By Jason Snell
November 6, 2018 3:00 AM PT
Mac mini 2018 review: The Swiss army knife of Macs returns
Note: This story has not been updated for several years.
When the Mac mini was introduced at Macworld Expo in 2005, what caught the eye was the $499 base price, the lowest price ever for a Mac1. In an era where the iPod was in the process of entirely rehabbing the Apple brand in the eyes of the general public, the Mac mini was for switchers—people who decided that the iPod was so good, maybe a computer made by Apple would be better than whatever PC they were using right then.
It was a good idea, and I suspect that the Mac mini drove a lot of switchers—or at least got them into an Apple Store, where perhaps they ended up walking out with an iMac instead.
Apple and the Mac are in very different place today, though. Most of the Macs it sells are laptops. The concept of the low-end desktop switcher feels outmoded. (Which is not to say there aren’t any, just that there maybe aren’t as many as there might have been in 2005.)
In the intervening 13 years, the Mac mini has become something different. As the one Mac without a built-in monitor that isn’t an expensive and large Mac Pro, it’s become a bit of a Swiss army knife, fitting as a tiny Internet or file server (I’ve had a Mac mini running in my house more or less constantly for more than a decade), running lights and audio in theaters and at rock concerts, and thousands of other small niches that are vitally important for the people who live in them.
Just last week, hours after an Apple media event, I found myself in an edit bay at the offices of Stitcher in midtown Manhattan, recording a podcast. The multi-microphone, multi-display audio setup was powered by—you guessed it—a Mac mini.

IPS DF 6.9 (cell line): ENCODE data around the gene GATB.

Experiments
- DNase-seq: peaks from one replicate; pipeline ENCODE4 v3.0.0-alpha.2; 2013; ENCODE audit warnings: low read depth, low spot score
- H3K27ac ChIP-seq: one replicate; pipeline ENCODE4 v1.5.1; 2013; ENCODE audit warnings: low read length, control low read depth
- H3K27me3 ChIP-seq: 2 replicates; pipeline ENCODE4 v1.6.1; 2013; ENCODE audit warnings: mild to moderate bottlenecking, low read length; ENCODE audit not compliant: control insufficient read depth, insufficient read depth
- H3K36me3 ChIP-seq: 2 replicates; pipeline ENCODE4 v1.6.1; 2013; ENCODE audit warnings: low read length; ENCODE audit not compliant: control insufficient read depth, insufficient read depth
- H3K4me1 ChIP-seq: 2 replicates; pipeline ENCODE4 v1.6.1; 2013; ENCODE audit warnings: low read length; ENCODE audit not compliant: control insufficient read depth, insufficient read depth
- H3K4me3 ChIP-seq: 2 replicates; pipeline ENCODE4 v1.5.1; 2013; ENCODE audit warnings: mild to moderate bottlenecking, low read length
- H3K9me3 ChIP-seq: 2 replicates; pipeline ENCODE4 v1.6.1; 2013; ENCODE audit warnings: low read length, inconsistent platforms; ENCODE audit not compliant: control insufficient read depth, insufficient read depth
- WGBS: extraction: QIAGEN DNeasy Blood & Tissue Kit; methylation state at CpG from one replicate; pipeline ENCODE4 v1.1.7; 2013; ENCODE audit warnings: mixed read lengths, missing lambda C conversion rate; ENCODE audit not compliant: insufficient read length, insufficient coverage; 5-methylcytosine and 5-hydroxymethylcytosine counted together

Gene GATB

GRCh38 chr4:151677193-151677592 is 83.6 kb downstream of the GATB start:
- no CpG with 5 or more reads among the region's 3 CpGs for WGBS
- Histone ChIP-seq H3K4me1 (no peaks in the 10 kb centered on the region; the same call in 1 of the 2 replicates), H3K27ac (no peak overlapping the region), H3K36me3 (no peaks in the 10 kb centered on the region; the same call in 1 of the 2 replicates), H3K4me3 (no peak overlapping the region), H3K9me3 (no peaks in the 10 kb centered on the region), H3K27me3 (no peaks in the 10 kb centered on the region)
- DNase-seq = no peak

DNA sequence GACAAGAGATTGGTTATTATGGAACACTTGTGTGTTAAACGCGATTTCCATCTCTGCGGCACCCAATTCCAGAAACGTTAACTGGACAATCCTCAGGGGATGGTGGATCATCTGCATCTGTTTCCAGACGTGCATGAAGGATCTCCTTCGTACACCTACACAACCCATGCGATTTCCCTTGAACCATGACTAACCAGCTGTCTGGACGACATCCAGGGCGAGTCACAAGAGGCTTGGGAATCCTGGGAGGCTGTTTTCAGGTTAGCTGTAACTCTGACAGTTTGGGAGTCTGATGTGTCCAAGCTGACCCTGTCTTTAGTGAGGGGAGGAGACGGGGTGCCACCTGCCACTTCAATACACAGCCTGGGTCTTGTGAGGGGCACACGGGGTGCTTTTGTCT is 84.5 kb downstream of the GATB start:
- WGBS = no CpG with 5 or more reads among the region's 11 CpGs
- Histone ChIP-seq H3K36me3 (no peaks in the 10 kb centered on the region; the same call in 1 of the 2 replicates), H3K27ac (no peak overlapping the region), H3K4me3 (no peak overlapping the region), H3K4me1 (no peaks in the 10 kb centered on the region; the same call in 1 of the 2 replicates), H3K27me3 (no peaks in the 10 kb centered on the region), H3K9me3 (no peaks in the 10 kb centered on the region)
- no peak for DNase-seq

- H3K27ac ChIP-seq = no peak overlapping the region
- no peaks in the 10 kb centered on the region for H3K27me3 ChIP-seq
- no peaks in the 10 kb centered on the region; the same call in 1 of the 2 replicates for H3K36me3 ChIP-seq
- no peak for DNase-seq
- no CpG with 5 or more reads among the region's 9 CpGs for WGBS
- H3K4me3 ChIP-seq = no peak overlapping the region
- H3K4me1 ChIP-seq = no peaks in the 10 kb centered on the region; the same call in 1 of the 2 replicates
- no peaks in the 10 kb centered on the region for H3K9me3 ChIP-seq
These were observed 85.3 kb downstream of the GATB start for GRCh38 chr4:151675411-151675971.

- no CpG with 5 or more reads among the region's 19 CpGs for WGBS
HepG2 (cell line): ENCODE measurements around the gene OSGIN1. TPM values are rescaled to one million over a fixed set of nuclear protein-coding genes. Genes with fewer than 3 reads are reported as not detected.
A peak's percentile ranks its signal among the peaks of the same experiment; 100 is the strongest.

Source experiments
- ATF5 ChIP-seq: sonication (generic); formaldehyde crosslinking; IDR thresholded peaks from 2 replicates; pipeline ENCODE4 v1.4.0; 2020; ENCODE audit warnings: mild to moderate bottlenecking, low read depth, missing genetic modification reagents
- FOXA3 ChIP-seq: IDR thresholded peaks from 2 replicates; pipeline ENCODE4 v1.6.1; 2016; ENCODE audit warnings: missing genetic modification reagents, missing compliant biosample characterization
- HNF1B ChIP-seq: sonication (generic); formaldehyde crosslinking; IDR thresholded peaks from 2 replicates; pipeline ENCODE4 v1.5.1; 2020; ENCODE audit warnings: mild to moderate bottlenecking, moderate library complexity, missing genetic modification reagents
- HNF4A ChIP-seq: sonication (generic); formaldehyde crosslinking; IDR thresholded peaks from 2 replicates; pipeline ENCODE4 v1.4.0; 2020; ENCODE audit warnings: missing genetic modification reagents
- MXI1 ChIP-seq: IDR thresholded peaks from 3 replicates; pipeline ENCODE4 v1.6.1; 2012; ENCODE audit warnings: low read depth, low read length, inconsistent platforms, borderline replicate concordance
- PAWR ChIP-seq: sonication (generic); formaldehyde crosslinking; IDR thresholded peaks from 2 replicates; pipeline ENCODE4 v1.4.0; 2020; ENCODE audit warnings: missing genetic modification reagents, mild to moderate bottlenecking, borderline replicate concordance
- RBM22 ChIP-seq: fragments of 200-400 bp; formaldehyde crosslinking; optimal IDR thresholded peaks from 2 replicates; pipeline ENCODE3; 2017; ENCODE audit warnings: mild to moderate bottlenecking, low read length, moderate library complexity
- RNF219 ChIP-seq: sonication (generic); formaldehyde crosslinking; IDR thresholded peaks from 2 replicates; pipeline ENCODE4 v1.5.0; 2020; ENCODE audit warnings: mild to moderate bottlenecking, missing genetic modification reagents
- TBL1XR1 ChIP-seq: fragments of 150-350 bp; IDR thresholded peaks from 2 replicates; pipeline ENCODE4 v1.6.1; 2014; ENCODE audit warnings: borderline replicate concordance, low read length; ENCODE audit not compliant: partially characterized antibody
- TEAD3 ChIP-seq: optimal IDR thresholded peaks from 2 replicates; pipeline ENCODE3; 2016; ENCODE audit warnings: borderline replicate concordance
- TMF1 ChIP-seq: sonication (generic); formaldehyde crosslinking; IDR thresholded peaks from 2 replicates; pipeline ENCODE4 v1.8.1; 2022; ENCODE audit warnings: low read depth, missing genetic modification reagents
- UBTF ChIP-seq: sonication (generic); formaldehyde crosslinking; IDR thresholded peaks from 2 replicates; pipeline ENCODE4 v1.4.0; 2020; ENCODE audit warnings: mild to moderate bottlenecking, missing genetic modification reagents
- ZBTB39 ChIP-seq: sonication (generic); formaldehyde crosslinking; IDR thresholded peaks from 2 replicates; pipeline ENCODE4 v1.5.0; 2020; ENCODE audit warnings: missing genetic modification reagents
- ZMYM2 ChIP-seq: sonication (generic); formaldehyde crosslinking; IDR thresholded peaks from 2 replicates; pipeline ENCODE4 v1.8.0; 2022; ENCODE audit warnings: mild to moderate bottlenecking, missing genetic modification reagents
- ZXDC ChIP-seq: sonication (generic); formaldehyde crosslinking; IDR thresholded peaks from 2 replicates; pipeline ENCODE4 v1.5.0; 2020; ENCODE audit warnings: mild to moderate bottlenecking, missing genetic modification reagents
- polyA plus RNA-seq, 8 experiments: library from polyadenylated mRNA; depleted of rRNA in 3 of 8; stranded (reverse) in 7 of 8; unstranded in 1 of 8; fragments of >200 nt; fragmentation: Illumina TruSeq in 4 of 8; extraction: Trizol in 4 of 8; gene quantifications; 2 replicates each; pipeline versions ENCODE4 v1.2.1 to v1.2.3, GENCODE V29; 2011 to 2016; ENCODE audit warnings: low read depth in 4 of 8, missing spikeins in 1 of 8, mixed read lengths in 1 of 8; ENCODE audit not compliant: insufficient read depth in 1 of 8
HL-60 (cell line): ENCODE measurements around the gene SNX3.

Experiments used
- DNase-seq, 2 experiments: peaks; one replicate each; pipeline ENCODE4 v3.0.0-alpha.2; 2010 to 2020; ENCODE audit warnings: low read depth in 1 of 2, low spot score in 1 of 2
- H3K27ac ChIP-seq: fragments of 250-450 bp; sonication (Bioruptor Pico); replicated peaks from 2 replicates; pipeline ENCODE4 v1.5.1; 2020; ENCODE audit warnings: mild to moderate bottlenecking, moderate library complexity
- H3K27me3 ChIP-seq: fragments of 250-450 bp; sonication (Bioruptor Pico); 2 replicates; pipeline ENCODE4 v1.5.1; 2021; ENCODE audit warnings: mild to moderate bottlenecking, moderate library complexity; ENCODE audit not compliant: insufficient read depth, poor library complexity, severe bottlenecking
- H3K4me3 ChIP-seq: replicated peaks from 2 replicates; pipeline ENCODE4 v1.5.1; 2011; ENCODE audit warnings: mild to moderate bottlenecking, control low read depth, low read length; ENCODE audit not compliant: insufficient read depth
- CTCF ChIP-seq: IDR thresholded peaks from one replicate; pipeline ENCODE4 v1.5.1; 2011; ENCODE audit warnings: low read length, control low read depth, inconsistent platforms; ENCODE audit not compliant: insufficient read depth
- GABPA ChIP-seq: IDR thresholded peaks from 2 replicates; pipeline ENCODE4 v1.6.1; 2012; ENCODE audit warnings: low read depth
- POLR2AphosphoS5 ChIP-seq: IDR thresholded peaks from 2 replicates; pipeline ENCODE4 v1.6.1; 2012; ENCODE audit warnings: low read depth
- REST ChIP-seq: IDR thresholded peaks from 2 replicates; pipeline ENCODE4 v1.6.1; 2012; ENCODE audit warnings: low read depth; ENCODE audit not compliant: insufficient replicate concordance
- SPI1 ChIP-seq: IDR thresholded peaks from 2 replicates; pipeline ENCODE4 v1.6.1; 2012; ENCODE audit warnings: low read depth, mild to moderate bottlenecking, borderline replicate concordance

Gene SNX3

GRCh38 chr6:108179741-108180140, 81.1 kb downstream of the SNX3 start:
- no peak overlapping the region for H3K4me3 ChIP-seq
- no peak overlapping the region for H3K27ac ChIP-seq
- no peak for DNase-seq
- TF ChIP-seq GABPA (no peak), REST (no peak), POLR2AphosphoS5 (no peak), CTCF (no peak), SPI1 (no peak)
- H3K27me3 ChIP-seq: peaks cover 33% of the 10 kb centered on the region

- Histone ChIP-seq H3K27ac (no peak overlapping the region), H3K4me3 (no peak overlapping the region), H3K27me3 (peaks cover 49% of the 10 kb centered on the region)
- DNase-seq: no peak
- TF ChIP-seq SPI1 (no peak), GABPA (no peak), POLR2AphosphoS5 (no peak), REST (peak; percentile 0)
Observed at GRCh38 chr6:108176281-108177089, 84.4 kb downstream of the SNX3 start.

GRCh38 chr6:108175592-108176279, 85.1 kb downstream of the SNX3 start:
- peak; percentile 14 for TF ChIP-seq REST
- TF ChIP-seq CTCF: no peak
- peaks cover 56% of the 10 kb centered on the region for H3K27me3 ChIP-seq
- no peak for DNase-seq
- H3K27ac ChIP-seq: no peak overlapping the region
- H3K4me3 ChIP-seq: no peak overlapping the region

Apple has witnessed how the Mac mini has gone from being the best Mac it could build for $499 to one that’s a vital tool for professional and home users in a variety of contexts. And so, after a long time in the wilderness, the Mac mini has at last been updated—the right way. The last time the Mac mini got updated, Apple took away the highest-end configurations. This time, the Mac mini has been built with those many niche uses in mind.
You’ve gone gray, old friend
In the last few years, Intel has pushed the idea of extremely small desktop PCs, leading people like me to speculate that perhaps the next Mac mini would be even more mini. That didn’t happen. Instead, Apple has decided to use the existing Mac mini design, a low-lying slab of machined aluminum with curved edges. The only real difference is that now it’s darker, the old silver look replaced with a new space gray finish.
But on the inside (and on the back, where the ports reside), this is an entirely different beast. The ports are different, and versatile. Like the iMac Pro, the Mac mini recognizes that it’s useful to offer both USB-C/Thunderbolt 3 and USB-A ports. There are four of those Thunderbolt 3 ports, two classic USB-A ports, HDMI, a headphone jack, and Ethernet—Gigabit by default, with up to 10Gb Nbase-T Ethernet available as a $100 option. You can hang two 4K displays or one 5K display off of the Thunderbolt 3 ports. You can use adapters to connect to Thunderbolt 3 or Thunderbolt 2 or to give yourself more USB-A or… really, whatever you can think of. It’s a lot of ports.
It was so sad when the four-core Mac mini was discontinued in 2015, leaving only two-core options and disappointing people who really wanted a more powerful device. Not a problem this time—every Mac mini comes with desktop class, eighth-generation Intel Core processors with at least four cores. The entry-level model is powered by a 3.6GHz i3, a higher-end model comes with a 3.0GHz six-core i5, and you can build a model with a 3.2Ghz 6-core i7 processor if you really want to max things out. Go wild. (Those processors can get hot, which is why Apple has taken the interior space regained by eliminating spinning hard drives as an option and used that space for a revamped cooling system.)